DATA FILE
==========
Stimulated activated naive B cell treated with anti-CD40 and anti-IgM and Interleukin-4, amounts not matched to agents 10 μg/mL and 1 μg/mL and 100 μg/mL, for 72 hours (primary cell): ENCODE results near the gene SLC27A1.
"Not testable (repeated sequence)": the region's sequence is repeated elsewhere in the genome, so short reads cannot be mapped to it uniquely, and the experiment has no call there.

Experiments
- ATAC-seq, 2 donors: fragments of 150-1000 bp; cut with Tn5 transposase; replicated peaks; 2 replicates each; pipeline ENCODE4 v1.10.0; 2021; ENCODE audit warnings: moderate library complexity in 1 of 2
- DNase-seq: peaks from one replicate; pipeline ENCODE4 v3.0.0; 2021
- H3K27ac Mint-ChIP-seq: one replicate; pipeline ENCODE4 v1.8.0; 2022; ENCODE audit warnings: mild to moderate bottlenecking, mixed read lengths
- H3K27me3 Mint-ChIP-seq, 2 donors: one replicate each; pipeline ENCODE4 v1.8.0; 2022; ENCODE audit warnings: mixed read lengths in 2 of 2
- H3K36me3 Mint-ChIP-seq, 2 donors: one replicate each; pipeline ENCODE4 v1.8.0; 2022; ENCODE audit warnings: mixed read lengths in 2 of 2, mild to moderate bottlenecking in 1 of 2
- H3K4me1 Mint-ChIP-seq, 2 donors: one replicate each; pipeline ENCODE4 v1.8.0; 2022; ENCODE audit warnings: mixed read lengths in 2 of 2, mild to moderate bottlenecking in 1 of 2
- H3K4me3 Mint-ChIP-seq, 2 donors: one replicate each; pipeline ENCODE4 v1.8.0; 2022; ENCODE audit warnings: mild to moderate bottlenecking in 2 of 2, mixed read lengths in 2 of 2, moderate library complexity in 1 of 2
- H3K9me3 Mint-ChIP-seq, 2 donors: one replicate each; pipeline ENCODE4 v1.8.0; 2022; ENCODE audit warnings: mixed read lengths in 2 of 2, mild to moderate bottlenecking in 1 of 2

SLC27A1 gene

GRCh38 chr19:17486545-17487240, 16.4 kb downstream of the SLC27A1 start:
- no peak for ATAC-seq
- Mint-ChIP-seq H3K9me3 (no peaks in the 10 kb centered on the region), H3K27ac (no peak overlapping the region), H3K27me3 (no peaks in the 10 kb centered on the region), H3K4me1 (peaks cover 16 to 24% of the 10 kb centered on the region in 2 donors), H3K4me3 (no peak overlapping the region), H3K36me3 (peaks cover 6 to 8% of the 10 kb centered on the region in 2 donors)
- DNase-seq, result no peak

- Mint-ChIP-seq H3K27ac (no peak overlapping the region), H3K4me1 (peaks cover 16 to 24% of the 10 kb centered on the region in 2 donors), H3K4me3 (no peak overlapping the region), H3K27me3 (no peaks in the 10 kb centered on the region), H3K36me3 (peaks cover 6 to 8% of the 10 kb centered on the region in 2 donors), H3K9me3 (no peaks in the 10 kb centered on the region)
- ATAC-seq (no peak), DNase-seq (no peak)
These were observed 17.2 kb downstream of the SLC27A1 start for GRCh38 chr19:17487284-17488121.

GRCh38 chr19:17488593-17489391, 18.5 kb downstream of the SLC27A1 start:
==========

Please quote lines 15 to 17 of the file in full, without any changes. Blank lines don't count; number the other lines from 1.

- Mint-ChIP-seq H3K9me3 (no peaks in the 10 kb centered on the region), H3K27ac (no peak overlapping the region), H3K27me3 (no peaks in the 10 kb centered on the region), H3K4me1 (peaks cover 16 to 24% of the 10 kb centered on the region in 2 donors), H3K4me3 (no peak overlapping the region), H3K36me3 (peaks cover 6 to 8% of the 10 kb centered on the region in 2 donors)
- DNase-seq, result no peak

- Mint-ChIP-seq H3K27ac (no peak overlapping the region), H3K4me1 (peaks cover 16 to 24% of the 10 kb centered on the region in 2 donors), H3K4me3 (no peak overlapping the region), H3K27me3 (no peaks in the 10 kb centered on the region), H3K36me3 (peaks cover 6 to 8% of the 10 kb centered on the region in 2 donors), H3K9me3 (no peaks in the 10 kb centered on the region)